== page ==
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Shaner n.c. Et Al. (2004) Nature Biotechnology 22 1562-1572

Shaner n.c. Et Al. (2004) Nature Biotechnology 22 1562-1572

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8 October 2008 
____________________________________________________________________________________________________The Royal Swedish Academy of Sciences, Information Department, Box 50005, SE-104 05 Stockholm, Sweden
Phone: +46 8 673 95 00, Fax: +46 8 15 56 70, info@kva.se, www.kva.se
Scientific Background on the Nobel Prize in Chemistry 2008
The green fluorescent protein:discovery, expression and development
Nobel Prize® and the Nobel Prize® medal design mark are registered trademarks of the Nobel Foundation
During the 20
century the foundations of biochemistry were laid and used to explore the basal principles of the anabolic and catabolic pathways inside living cells. The 20
centuryalso witnessed a revolution in our understanding of enzyme function and, through crystal-lography and nuclear magnetic resonance, of protein structures revealed at atomic resolution.During the second half of that century, classical genetics and nucleic-acid chemistry mergedinto modern genomics, based on whole-genome sequencing of an ever increasing number of organisms. This genetics revolution, supported by bioinformatics and other auxiliary tech-niques, has had an impact in many areas of the biological sciences, with practical conse-quences for medicine, pharmacy and ecology. However, neither the biochemical nor the ge-netics revolution provided the experimental tools that would allow for quantitative and ex- perimentally well-defined monitoring at the molecular level of the spatio-temporal intra- andinter-cellular processes that define the dynamic behaviour of all living systems. To obtainsuch knowledge, new experimental and conceptual tools were required. Now, at the begin-ning of the 21st century, we are witnessing the rapid development of such tools based on thegreen fluorescent protein (GFP) from the jellyfish
 Aequorea victoria
, its siblings from other organisms and engineered variants of members of the “GFP family” of proteins.These GFP-like proteins allow the monitoring in time and space of an ever-increasing num- ber of phenomena in living cells and organisms like gene expression, protein localization anddynamics, protein-protein interactions, cell division, chromosome replication and organiza-tion, intracellular transport pathways, organelle inheritance and biogenesis, to name but afew. In addition, the fluorescence from single GFP molecules has made it feasible to image ata spatial resolution higher than the diffraction limit. Furthermore, sensors that report pH val-ues, Ca
concentrations and other essential features of the interior of living cells have beenengineered from GFP-like proteins.The technical revolution resulting from the discovery of GFP relates to a miraculous propertyof the chromophore that is responsible for its fluorescence. This chromophore is formedspontaneously from a tri-peptide motif in the primary structure of GFP, so that its fluores-cence is “automatically” turned on in every organism where it is expressed. In other words,the maturation of the tri-peptide-based chromophore in GFP only requires oxygen and doesnot depend on the presence of enzymes or other auxiliary factors. GFP and its related variantsthereby provide universal genetic tags that can be used to visualize a virtually unlimitednumber of spatio-temporal processes in virtually all living systems. This GFP revolution inthe biological sciences has been greatly accelerated by a rapid parallel development of quan-titative light microscopy, electronics, computational power and molecular modelling of intra-and inter-cellular processes with systems-biology approaches.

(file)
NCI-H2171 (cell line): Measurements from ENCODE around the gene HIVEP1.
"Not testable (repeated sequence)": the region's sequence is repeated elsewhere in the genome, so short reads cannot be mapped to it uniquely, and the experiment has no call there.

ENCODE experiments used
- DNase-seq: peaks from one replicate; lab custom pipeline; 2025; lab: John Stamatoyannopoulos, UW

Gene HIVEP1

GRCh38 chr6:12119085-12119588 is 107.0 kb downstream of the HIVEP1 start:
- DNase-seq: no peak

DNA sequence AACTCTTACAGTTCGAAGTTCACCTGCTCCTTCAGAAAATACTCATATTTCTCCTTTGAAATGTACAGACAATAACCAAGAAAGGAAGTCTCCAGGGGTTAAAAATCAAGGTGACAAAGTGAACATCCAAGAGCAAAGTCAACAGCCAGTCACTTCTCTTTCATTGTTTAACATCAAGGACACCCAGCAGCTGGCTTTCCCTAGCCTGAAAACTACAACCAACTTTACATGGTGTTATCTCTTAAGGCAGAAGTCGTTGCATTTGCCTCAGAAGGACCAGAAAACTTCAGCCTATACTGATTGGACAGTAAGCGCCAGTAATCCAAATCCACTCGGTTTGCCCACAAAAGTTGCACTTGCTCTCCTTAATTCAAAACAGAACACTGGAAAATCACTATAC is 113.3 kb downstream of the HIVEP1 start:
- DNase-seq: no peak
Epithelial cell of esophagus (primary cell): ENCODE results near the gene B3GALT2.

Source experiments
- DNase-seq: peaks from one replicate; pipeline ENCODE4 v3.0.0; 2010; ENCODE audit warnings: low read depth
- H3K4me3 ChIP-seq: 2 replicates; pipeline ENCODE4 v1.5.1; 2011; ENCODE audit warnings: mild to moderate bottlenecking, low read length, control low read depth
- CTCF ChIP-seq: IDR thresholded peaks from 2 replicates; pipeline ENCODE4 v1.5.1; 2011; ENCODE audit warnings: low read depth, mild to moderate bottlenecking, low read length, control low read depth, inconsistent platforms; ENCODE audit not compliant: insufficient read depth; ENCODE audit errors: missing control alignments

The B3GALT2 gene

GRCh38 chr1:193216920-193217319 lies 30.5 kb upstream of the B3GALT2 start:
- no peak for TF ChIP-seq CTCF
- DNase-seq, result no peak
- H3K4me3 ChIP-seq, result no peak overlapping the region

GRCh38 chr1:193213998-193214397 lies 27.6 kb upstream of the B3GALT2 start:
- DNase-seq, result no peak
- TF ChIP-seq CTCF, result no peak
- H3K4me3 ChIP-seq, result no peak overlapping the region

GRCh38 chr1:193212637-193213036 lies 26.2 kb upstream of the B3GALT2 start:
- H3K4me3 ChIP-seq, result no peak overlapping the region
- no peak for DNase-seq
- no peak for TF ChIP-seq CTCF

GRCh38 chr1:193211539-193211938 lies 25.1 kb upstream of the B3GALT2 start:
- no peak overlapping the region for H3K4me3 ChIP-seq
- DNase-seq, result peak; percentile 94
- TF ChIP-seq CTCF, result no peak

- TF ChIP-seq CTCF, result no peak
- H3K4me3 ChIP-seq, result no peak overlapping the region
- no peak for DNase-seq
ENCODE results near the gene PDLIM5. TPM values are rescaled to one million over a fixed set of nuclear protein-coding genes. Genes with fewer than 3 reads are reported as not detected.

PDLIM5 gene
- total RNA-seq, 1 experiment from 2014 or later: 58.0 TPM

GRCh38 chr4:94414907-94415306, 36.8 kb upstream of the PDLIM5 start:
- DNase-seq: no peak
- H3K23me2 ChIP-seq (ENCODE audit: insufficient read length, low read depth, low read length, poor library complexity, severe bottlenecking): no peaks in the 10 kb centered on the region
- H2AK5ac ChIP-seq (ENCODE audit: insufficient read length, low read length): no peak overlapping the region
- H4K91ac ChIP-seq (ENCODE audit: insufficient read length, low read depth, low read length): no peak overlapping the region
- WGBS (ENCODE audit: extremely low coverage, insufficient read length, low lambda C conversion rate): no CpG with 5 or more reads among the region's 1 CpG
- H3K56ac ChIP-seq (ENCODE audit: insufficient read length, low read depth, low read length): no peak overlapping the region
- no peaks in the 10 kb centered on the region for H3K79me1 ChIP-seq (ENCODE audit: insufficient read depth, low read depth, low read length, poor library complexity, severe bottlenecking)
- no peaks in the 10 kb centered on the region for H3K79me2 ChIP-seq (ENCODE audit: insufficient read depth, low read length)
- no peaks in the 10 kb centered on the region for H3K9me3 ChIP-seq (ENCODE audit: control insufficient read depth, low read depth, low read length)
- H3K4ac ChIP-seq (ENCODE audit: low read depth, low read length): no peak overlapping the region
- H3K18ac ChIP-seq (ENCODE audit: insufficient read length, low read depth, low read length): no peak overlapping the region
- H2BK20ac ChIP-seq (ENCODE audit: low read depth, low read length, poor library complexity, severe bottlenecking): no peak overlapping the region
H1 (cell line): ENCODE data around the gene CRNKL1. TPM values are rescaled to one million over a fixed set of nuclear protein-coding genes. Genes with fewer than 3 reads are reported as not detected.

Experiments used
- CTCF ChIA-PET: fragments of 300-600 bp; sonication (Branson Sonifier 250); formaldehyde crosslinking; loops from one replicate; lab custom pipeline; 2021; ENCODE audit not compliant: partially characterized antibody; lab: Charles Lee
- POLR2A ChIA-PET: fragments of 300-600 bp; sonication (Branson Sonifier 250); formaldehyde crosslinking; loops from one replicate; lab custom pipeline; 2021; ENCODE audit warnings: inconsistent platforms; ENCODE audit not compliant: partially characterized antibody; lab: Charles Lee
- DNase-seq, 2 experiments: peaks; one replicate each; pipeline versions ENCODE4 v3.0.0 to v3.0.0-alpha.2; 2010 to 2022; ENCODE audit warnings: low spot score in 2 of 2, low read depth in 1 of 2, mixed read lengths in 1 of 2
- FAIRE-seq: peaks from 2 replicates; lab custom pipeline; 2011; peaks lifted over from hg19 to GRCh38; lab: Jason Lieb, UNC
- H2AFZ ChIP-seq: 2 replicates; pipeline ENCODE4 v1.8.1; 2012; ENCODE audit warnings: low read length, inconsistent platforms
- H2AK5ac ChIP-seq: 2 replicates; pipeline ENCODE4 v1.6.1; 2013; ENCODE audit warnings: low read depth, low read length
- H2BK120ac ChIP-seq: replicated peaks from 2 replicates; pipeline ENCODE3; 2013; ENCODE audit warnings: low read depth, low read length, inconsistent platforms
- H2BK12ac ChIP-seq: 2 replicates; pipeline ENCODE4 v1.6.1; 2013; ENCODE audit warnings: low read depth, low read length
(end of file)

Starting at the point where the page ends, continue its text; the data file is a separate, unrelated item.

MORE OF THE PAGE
Outlined below are:(i) basal properties of GFP from
 Aequorea victoria
; (ii) basal propertiesof its native relatives from other organisms and engineered variants of members of the GFPfamily; (iii) scientific areas in which GFP-like proteins have had a great impact. Then followthree sections of direct relevance for the choice of the Nobel Laureates in 2008: (iv) thediscovery of GFP, (v) the demonstration that GFP can fluoresce when expressed in organismsother than
 Aequorea victoria
, and (vi) the design of variants of members of the GFP family tocreate a universal tool-box for the monitoring of spatio-temporal processes in living systems.
Properties of the GFP protein and its fluorescence chromophore
The native green fluorescent protein (GFP), first so named by Morin and Hastings (1971 ab),from the jellyfish
 Aequorea victoria
(Shimomura et al., 1962) contains 238 amino acids(Prasher et al., 1992). Residues 65-67 (Ser-Tyr-Gly) in the GFP sequence spontaneously(Heim et al., 1994) form the fluorescent chromophore p-hydroxybenzylideneimidazolinone(Cody et al., 1993; Shimomura, 1979) (Fig. 1).
Figure 1. The fluorescence chromophore formed by amino acid residues 65-67 (Ser-Tyr-Gly) in theprimary structure of GFP (From Cody et al., 1993).
The excitation spectrum of GFP fluorescence has a dominant maximum at about 400 nm anda significantly smaller maximum at about 470 nm, while the emission spectrum has a sharpmaximum at about 505 nm and a shoulder around 540 nm (Tsien, 1998) (Fig. 2).
Figure 2. Fluorescence excitation (full-line curve) and emission (dashed curve) spectra of native GFPfrom
Aequorea victoria
(Tsien et al., 1998).

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